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Obama Discusses Ferguson Jury Decision In Michael Brown Case

President Obama spoke about the Michael Brown case and race issues in America less than an hour after St. Louis County prosecuting attorney Robert McCulloch announced that a grand jury had found "no probable cause exists" to file any indictments against police officer Darren Wilson in Brown's death.

McCulloch made that announcement in an evening news conference in Clayton, Mo.

"It's an outcome that, either way, was going to be the subject of intense disagreement," Obama said.

He added, "We need to accept that this decision was the grand jury's to make."

"There are Americans who agree with it, and there are Americans who are deeply disappointed — even angry," Obama said. "It's an understandable reaction."

Obama then quoted comments by Michael Brown Sr. in which he said that he didn't want his son's death to be in vain — but instead to lead to positive change that makes life better for everyone in the St. Louis region.

The president also called on law enforcement in the area to "show care and restraint in managing peaceful protests that may occur."

Saying that many Americans are committed to working for improving the U.S. criminal justice system, Obama said, "We need to recognize that this is not just an issue for Ferguson — this is an issue for America."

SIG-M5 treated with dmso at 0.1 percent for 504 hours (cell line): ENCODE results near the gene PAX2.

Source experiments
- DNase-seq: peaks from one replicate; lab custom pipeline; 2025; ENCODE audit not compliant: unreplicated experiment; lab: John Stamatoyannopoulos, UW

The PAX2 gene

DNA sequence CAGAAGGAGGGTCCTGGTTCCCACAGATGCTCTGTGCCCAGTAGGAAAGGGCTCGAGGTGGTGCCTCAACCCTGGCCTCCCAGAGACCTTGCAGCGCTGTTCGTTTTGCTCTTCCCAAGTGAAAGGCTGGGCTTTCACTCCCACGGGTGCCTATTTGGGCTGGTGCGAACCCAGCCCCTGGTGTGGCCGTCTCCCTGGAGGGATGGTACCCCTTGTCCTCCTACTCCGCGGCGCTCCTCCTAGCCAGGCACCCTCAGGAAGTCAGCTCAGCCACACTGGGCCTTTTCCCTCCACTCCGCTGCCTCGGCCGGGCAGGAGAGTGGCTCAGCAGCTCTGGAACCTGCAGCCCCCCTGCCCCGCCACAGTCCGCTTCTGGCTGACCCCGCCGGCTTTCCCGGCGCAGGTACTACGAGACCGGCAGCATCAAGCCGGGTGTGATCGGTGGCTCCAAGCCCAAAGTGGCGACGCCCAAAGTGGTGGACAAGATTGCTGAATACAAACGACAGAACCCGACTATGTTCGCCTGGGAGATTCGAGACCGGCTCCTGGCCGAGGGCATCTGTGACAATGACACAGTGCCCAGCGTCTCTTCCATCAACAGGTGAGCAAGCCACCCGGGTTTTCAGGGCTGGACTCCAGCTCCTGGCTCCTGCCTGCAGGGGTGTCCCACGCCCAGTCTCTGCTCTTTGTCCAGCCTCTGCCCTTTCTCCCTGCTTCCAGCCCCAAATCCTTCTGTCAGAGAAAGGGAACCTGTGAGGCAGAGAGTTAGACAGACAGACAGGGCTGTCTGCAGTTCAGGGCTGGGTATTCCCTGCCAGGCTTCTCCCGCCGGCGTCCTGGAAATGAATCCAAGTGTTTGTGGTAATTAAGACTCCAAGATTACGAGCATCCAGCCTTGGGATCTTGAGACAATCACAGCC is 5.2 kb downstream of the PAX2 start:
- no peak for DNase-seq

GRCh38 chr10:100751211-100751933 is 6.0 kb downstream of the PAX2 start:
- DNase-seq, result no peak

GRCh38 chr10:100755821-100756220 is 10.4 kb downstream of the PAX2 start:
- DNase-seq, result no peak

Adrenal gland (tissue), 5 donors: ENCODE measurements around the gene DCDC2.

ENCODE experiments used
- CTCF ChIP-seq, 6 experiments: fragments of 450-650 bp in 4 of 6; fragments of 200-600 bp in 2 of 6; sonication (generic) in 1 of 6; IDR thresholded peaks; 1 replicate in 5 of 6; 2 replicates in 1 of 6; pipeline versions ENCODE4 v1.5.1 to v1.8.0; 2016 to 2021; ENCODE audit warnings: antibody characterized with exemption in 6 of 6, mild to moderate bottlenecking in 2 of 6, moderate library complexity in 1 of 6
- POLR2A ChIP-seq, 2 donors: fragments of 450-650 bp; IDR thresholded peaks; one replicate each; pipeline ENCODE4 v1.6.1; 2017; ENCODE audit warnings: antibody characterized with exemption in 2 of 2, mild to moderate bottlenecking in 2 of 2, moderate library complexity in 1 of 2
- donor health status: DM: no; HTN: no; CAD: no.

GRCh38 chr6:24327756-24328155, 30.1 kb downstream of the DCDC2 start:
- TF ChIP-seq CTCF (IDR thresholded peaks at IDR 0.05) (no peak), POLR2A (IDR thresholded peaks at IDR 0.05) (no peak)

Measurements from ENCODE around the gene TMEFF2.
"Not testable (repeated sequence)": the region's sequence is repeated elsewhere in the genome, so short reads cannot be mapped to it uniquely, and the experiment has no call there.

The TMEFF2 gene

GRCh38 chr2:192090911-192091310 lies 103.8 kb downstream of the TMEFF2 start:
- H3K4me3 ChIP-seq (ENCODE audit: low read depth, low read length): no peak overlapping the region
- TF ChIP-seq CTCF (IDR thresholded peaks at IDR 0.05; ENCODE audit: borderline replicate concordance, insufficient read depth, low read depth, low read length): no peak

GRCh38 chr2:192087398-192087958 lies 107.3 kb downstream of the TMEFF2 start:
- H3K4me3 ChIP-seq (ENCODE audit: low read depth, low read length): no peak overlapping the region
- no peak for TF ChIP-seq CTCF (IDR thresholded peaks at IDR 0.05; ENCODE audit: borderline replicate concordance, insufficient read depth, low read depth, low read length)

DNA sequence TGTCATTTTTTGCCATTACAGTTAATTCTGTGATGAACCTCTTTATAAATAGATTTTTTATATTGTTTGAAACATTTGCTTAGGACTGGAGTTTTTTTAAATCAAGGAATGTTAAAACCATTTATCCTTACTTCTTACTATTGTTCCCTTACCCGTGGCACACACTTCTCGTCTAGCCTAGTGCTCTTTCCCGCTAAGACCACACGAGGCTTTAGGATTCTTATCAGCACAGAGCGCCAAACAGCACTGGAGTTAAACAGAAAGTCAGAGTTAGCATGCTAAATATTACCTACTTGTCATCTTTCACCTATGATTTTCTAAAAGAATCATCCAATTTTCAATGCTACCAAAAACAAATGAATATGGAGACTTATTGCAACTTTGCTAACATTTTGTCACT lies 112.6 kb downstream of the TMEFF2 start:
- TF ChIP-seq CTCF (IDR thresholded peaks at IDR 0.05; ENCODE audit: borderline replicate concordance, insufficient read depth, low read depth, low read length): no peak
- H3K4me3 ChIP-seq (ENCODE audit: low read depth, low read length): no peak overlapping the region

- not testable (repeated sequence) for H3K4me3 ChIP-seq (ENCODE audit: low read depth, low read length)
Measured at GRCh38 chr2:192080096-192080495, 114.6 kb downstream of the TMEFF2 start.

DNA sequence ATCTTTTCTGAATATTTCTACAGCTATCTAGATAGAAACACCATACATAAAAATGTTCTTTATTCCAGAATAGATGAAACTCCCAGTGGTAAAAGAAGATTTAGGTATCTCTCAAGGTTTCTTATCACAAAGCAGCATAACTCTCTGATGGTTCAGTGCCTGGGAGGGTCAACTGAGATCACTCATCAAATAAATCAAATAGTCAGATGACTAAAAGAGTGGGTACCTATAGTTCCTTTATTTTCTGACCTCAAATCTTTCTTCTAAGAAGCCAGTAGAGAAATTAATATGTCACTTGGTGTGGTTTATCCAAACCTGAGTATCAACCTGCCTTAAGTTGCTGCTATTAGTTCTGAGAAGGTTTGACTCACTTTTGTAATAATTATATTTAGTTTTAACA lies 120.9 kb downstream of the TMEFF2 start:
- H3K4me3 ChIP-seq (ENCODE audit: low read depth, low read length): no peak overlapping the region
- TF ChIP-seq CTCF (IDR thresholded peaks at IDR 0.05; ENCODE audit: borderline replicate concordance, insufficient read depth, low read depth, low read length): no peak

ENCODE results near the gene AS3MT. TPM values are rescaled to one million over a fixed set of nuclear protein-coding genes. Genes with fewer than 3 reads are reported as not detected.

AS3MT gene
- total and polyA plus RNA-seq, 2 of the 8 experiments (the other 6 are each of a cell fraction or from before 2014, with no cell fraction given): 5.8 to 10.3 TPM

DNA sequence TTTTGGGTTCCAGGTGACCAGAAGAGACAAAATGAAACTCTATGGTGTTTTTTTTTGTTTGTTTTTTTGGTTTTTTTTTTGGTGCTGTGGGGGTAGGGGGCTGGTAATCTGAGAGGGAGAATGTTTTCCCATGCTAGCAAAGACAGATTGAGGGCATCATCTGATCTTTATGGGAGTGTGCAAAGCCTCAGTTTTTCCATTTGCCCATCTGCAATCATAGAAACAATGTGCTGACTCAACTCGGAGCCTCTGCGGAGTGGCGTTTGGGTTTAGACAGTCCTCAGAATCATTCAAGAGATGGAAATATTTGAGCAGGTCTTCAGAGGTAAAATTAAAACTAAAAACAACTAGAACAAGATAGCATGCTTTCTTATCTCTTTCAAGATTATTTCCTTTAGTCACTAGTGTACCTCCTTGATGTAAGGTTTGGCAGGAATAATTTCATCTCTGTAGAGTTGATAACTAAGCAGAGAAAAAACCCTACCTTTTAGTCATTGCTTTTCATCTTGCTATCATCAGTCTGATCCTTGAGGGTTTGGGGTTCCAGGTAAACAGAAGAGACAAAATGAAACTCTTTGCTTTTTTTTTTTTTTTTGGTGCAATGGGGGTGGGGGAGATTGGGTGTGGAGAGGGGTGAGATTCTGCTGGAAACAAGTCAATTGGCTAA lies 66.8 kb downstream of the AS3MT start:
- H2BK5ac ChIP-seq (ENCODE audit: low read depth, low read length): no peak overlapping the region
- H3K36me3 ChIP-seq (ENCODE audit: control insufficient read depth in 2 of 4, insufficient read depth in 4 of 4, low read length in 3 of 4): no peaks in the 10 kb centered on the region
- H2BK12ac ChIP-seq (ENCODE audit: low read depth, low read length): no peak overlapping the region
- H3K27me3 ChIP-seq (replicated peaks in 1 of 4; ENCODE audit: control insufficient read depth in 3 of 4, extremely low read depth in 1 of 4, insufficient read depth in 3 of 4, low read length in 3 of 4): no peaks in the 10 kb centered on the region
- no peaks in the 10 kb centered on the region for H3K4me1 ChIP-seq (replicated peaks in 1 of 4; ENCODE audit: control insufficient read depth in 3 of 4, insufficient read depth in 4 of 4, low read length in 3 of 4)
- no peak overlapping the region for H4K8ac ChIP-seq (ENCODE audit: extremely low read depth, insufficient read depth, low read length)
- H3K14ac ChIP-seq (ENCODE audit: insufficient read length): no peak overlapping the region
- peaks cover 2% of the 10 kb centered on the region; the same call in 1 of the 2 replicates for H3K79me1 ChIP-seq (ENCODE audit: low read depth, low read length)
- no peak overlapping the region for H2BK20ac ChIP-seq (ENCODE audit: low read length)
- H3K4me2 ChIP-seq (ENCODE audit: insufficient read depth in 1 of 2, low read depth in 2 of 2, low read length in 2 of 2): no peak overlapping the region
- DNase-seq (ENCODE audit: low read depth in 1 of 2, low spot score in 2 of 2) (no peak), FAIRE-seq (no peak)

He continued:

"We have made enormous progress in race relations over the course of the past several decades. I have witnessed that in my own life, and to deny that progress, I think is to deny America's capacity for change.

"But what is also true is that there are still problems — and communities of color aren't just making these problems up.

"Separating that from this particular decision, there are issues in which the law too often feels as if it is being applied in a discriminatory fashion."

After speaking for some 10 minutes, the president took a quick question before leaving the podium.

Saying that he wasn't yet planning to visit Ferguson, he suggested waiting to see how things go in the aftermath of the grand jury's decision.

Obama also called for attention to be paid to peaceful activists and Brown's parents, instead of focusing primarily on those who resort to violence.

He said the media bear some of that responsibility, acknowledging that while violence and unrest "make for good TV," there are more stories to be told.

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Bill Chappell is a writer and editor on the News Desk in the heart of NPR's newsroom in Washington, D.C.

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